WMRA, Harrisonburg's public radio station, was an important part of my childhood. In those days before the internet (or even the mainstreaming of the FM band), it was a thin tendril of accessible culture that confirmed the existence (somewhere) of a population of people without right wing or provincial views. The sound of the intro music of Morning Edition still reminds me of waking up in a musty bunk bed with smell of sizzling scrapple and onions (or, better, pancakes) wafting in from the adjacent kitchen, accompanied by the clinking of dishes as my father washed them. With its morning and afternoon classical music programming and late-afternoon emphasis on Blue Grass, WMRA was always backwards in comparison to the other public radio stations I would discover when I began ranging further across America. Its budget was small and relied heavily on syndicated shows. But it made me learn to love the news and helped me develop my inner skeptic. WMRA still exists, and it was mostly what we listened to on the drive to Washington. These days, they broadcast from several frequencies and locations in the Shenandoah Valley, blanketing our route all the way to the crest of the Blue Ridge. They still depend largely on syndication for stories, not bothering to place many homespun shows in their schedule. This is more of a feature than a bug; WAMC (our public radio station in the Hudson Valley) has a lot of locally-made programming, but, though its production values are good, it's much less engaging and informative than the syndicated stuff. For example, on our drive today, instead of something like WAMC's locally-produced call-in show (and crank magnet) Vox Pop, we got to hear the nationally-syndicated show The Story, which is (as Gretchen put it) like This American Life but with none of the pretense. (Though, as I saw it, it could definitely benefit from some This American Life-style editing.)
Fresh Air is broadcast in the early afternoon on WMRA, and we were enjoying the tale of "How E.B. White Spun Charlotte's Web" when we lost the signal in the ascent of the Blue Ridge.
On the east side of the Blue Ridge, conditions turn metropolitan before you expect them to. You see a sign marking a HOV lane and you realize you're not in Redneckistan any more. The solution to congestion in this part of the world is still distinctly Virginia: more lanes. Transportation planners have actually forestalled the continuation of the Orange Line westward by building lanes right up to the median barricade west of Vienna.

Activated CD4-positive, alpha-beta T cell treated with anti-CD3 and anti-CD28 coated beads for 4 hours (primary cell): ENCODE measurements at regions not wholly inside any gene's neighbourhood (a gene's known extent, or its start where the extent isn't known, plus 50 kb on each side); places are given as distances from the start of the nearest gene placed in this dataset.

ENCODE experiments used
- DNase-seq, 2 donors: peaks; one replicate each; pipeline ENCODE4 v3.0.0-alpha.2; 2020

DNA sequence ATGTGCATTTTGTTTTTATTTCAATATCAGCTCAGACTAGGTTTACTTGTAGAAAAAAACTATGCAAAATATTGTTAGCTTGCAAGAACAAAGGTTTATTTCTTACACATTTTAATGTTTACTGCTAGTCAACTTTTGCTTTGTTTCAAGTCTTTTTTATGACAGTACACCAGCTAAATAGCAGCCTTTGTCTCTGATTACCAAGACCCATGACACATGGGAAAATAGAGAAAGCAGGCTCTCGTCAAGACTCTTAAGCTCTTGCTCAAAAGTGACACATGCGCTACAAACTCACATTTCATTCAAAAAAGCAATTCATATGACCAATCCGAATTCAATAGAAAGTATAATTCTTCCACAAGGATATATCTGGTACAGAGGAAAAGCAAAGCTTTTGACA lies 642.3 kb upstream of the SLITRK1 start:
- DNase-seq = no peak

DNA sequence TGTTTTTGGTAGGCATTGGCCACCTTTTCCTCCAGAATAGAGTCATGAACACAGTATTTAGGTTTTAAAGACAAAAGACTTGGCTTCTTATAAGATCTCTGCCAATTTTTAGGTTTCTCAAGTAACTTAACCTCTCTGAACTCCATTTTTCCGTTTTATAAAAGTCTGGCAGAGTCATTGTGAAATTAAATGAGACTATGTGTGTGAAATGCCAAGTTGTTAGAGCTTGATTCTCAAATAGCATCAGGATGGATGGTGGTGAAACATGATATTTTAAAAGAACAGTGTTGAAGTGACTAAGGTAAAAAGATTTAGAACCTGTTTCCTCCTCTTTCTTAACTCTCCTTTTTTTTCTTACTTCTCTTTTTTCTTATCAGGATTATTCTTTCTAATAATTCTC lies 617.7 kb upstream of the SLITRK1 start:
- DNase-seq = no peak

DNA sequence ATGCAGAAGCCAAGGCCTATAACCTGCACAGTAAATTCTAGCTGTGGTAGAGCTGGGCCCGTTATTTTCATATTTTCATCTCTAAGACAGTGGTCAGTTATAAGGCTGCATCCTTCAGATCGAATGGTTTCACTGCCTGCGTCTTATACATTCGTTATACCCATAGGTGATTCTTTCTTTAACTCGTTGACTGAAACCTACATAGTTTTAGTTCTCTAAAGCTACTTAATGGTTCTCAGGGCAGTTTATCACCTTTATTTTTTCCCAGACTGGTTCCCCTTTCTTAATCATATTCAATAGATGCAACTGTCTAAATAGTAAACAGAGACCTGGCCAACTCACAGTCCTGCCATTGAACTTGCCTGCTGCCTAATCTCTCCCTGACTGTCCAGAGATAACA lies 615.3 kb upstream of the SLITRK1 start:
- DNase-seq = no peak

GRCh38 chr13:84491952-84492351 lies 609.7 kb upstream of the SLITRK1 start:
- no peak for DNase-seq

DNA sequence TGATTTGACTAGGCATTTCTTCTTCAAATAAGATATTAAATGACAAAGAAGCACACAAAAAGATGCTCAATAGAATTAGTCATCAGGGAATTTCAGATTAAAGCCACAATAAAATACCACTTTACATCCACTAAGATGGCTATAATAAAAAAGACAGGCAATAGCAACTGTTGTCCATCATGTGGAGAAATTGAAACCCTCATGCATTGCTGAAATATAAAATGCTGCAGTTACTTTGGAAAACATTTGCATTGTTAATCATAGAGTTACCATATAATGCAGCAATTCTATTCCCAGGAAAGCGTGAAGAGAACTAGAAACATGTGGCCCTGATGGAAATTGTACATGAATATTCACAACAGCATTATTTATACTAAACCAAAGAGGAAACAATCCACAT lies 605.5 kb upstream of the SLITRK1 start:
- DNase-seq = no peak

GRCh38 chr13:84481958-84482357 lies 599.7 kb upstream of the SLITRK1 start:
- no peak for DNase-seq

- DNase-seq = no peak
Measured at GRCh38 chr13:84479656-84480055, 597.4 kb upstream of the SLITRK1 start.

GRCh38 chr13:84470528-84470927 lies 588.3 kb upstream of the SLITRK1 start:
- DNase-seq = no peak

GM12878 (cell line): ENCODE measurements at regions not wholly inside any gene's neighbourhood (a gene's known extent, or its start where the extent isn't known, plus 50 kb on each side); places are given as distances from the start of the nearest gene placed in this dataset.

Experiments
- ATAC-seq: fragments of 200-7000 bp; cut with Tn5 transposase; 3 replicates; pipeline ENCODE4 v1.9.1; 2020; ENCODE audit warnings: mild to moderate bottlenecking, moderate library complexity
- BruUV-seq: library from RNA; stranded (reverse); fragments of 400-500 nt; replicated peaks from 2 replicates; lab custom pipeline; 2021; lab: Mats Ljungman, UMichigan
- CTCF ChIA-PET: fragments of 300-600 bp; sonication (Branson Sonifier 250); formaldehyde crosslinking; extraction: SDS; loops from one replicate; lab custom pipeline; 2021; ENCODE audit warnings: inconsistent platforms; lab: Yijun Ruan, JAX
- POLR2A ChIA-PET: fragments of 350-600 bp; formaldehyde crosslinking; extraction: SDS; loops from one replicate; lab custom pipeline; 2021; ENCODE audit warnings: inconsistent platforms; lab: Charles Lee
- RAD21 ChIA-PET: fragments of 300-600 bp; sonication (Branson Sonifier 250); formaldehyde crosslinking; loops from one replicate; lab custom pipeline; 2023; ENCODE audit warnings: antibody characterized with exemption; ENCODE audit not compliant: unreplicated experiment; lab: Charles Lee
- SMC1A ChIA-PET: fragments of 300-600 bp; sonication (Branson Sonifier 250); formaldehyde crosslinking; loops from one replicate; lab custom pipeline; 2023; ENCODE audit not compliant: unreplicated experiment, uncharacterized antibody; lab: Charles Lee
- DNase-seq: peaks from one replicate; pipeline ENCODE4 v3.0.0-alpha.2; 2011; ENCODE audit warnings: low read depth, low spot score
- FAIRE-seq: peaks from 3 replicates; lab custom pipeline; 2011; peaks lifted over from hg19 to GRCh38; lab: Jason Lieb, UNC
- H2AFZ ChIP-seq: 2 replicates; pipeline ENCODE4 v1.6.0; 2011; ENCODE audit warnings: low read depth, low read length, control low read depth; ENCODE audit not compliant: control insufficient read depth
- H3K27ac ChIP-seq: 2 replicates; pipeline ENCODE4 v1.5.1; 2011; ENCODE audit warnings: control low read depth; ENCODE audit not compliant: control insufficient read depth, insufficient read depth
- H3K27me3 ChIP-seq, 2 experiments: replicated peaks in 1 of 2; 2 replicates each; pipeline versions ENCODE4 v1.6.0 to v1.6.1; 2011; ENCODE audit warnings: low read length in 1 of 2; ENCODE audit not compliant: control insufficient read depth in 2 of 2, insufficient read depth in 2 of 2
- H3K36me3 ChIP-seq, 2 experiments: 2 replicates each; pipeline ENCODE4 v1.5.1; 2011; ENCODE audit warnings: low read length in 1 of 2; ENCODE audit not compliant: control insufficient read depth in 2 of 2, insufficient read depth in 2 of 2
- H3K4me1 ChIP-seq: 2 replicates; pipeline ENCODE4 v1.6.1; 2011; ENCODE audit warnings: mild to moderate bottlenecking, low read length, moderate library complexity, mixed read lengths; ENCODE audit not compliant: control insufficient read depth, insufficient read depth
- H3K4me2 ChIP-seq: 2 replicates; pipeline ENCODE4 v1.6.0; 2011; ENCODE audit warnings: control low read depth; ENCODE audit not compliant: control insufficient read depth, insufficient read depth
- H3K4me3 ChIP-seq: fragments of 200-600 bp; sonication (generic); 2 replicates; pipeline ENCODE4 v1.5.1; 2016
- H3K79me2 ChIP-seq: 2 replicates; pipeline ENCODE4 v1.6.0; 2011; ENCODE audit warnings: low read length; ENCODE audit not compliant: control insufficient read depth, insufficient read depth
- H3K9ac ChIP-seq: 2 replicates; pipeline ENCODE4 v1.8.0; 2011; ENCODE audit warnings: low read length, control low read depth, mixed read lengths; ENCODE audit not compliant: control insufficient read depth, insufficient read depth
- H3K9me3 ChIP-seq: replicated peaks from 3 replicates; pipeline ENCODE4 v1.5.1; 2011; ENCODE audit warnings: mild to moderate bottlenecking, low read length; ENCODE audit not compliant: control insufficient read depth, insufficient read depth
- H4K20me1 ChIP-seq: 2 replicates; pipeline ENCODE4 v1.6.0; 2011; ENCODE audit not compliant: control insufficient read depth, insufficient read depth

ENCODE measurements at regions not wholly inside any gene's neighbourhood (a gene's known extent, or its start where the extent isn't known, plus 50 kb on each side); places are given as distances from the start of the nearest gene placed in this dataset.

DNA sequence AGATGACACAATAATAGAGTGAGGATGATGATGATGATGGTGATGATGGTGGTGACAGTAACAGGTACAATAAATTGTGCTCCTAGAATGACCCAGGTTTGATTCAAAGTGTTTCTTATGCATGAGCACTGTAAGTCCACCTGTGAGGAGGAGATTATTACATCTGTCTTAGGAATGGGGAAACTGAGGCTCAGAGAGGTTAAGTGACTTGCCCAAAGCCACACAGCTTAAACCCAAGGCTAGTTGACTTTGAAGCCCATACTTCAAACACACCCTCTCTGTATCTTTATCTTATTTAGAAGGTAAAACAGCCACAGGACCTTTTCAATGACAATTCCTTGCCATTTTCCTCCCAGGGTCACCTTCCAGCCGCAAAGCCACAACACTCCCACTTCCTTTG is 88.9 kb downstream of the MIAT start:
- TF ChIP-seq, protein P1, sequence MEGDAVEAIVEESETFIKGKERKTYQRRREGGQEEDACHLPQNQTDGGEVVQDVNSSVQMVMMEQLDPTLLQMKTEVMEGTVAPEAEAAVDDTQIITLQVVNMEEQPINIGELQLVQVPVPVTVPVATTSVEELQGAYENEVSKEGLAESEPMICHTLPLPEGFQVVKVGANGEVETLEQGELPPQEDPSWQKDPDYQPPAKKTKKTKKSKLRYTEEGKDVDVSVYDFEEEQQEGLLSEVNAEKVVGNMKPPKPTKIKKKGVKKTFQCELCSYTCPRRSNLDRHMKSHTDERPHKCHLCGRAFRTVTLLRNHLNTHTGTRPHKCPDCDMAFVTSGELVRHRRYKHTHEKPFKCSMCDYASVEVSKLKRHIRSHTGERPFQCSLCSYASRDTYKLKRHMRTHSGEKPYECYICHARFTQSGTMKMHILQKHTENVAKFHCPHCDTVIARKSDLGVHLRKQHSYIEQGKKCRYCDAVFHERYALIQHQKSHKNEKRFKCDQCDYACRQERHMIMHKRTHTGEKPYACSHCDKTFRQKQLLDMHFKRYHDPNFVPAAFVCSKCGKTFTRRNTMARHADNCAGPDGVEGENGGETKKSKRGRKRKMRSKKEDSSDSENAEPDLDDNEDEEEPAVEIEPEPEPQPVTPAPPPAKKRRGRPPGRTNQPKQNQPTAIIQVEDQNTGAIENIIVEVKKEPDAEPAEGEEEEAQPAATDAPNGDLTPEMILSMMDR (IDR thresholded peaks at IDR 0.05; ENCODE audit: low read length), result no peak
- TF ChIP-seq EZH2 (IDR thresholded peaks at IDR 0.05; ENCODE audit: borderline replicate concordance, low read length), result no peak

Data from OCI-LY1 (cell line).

As always seems to happen, we got stuck in congestion on the Beltway, starting a little before the Potomac and continuing past the I-270 interchange. It was good to finally park the car at Gretchens' parents house.
Soon after arriving, we took the dogs for a walk in nearby Sligo Creek Park and it wasn't long before Sally pulled one of her age-related stunts. She's always been stubborn and impulsive, but in the past it was possible to control this by reprimanding her. These days she can't hear, and this makes it possible for her impulsive behaviors to go unchecked, sometimes in dangerous ways. Today, for example, she impulsively decided to cross a bridge over Sligo Creek towards Sligo Creek Parkway, where cars zip by as if on a superhighway. It's only a few yards from the far end of that bridge she was crossing to the parkway itself, so Gretchen ran after her and caught her just as she was reaching the other side. At that point all Gretchen had to do was turn Sally around, but had she done nothing, Sally probably would have barrelled obliviously out intro traffic. (She actually did something similar on the Rail Trail a couple months ago, ending up on US 209, where she precipitated a traffic jam.
Gretchen and I love Ethiopian food, thought there is only one Ethiopian restaurant that Gretchen really likes: Meskerem in Adams Morgan (down in the District of Columbia). Tonight, we agreed with her parents to try a new restaurant called Bete Ethiopian Cuisine & Café.
Though clouds threatened, we sat out in the back, near a peach tree and a fig tree that could somehow survive the winters. Both Gretchen's father and I ordered an Ethiopian beer called St. George, though it proved to be an unremarkable lager. As for the food, I thought it was fairly good, though not as good as Meskerem. There was just less nuance to the flavor and some of the flavor notes were just wrong. But (as Gretchen and I fear) perhaps we don't really like authentic Ethiopian food.